Turning Complex Issues Into Simple Solutions Reach Out Now

Child Support Attorneys in Orlando, Florida

Child Support is meant to assist a parent with covering expenses that would be typical for raising their own family such as rent or mortgage, car payments, utilities, and food among other things. When calculating child support in Florida, there are very strict laws and statutory guidelines that determine the correct amount. It’s important to note that the Florida child support calculation does not examine the actual costs of support. There is no analysis of the expenses that need to be paid. Instead, child support is calculated based on the parties’ respective net incomes, less certain deductions and then adjusted by certain variables.

Obtain Fair Child Support Arrangements

Reach Out Today

Calculating Child Support in Florida

Child Support is Mandatory

Under Florida law, if there is a minor child or children involved in a divorce case or a paternity case, then the final judgment must contain a section regarding payment of child support and health insurance for the child.   Child support belongs to the child.  The parents may not waive child support and they may not agree to an amount less than the guidelines.  They can always agree to an amount more than the guidelines.

How to Calculate Child Support

Three of the most important components of child support are the number of children, each parent’s monthly income and how many overnights the child spends with each parent.  The calculation typically starts with the net monthly income of each parent.  Net income is a parent’s monthly gross income, less certain allowed deductions.  Hourly employees are easy to calculate, but it can be more difficult for self-employed individuals and business owners to calculate their income.  Once gross income is calculated, the only deductions allowed from gross income are all payroll withholding taxes, union dues, alimony paid pursuant to a court order, child support paid pursuant to a court order and the cost of the parent’s health insurance.  That’s it.  The amount remaining after the allowed deductions is net income.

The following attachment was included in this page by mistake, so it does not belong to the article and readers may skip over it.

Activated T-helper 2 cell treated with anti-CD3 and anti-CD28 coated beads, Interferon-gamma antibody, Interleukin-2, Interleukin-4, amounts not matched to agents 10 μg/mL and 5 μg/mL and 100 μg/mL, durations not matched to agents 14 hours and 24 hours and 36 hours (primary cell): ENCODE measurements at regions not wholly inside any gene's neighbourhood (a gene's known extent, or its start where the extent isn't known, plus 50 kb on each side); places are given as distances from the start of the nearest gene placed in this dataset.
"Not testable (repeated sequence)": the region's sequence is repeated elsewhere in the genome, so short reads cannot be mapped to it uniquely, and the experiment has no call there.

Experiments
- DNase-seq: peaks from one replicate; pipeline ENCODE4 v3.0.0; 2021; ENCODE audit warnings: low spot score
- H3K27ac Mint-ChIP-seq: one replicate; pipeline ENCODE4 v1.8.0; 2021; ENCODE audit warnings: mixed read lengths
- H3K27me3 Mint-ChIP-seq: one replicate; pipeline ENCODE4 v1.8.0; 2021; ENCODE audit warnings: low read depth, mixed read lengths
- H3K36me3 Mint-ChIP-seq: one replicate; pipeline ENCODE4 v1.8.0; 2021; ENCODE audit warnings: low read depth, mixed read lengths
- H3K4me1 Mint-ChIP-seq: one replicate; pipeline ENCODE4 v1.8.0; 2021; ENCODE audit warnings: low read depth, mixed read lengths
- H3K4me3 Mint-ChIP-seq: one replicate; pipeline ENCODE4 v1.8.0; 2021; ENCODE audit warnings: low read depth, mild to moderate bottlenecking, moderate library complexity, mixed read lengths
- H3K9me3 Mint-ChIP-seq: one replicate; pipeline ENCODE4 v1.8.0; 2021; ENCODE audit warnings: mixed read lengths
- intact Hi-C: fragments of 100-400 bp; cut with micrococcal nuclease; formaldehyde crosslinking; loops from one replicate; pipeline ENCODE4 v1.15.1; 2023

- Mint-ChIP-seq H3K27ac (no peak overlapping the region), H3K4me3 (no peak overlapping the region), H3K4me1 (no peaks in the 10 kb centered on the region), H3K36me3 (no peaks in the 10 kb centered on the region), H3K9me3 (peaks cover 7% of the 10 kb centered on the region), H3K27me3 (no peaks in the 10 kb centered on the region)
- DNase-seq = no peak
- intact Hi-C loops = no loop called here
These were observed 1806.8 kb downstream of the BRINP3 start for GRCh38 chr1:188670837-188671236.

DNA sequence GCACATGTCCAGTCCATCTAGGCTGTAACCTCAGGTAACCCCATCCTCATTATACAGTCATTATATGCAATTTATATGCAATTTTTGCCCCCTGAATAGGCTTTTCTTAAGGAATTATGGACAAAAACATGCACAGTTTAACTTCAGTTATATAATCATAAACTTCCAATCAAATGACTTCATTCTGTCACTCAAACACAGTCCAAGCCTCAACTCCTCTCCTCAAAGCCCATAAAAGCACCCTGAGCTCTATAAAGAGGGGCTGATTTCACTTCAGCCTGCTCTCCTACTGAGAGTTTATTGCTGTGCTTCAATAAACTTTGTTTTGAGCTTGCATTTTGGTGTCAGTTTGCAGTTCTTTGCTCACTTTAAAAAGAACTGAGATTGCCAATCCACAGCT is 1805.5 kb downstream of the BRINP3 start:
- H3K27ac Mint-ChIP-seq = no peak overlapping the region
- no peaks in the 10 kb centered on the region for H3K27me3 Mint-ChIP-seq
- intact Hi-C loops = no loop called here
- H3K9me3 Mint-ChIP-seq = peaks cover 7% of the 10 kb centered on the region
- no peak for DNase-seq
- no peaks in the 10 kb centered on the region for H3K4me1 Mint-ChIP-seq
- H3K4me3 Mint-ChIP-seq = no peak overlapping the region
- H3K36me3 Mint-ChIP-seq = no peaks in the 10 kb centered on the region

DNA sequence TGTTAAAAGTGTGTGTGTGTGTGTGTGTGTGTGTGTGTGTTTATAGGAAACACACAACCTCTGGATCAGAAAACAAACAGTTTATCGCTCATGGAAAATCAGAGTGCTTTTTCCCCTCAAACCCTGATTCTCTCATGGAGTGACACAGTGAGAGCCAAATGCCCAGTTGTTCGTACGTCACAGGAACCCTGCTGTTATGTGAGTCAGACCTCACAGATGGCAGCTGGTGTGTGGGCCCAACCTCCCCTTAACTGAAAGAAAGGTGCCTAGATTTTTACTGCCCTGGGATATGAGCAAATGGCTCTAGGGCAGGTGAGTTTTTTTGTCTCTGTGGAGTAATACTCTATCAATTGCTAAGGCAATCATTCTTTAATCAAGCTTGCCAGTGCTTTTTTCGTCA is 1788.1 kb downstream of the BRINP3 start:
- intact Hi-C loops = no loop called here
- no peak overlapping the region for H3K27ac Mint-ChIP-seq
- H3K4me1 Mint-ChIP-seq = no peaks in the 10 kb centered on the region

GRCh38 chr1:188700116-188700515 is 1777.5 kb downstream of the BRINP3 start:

The number of overnights the child spends with each parent also has to be calculated.  Florida uses a sliding scale that adjusts child support if the child stays with the paying parent at least 20% of the overnights per year.  The actual number is 73 or more overnights per year.  As the number of overnights increases over 73 child support decrease accordingly.  As the timesharing approaches a 50/50 split (182/183 overnights), child support decreases significantly and in some cases can disappear altogether if there is a 50/50 timesharing plan.

Deviation from the Child Support Guidelines

The net income of the parties, the number of children and the number of overnights for each parent are entered into the equation and produce a number that equals the amount of child support due each month.  Either party may file a motion to deviate from the guidelines amount, if necessary.  The statute only allows a deviation of between 5% and 10% of the guidelines amount, if certain factors are shown.

Daycare and Uncovered Medical Expenses May Be Included

In addition to child support payments, the court may also order that the parties include daycare costs for the children and medical and dental expenses that are not paid for by insurance.   Daycare is included only if it is necessary for the parent to work.  These expenses are typically paid at the same percentage as their respective net incomes.  For example, if the mother makes $5,000 per month and the husband makes $2,500 per month, then the mother would pay 5,000/7,500, or 67% and the father would pay 2,500/7,500, or 33% of the amounts due for daycare and uncovered medical expenses.   One advantage of including these amounts in the child support calculation is that they would be paid pursuant to an income withholding order, discussed below.

Income Withholding Order

Florida law requires that the court must enter an income withholding order to pay child support.   The income withholding order requires the parent’s employer to withhold all amounts due from the parent’s paycheck.  So the order is served on the paying parent’s employer, who withholds the amount due from their paycheck.  The money is sent to the Department of Revenue, which disperses it to the other parent.

Modifying and Enforcing a Child Support Order

In some cases, a child support order can be modified.   An order may only be modified, however, when there has been a significant and unanticipated change in circumstances that warrants such a change. If one parent suffers a disability or loses their job, and this results in them being unable to provide the original level of support ordered by court order then it may be necessary to fila petition to modify child support.

If the paying party refuses to pay the amount due, the Department or the receiving party may file a motion for contempt and enforcement.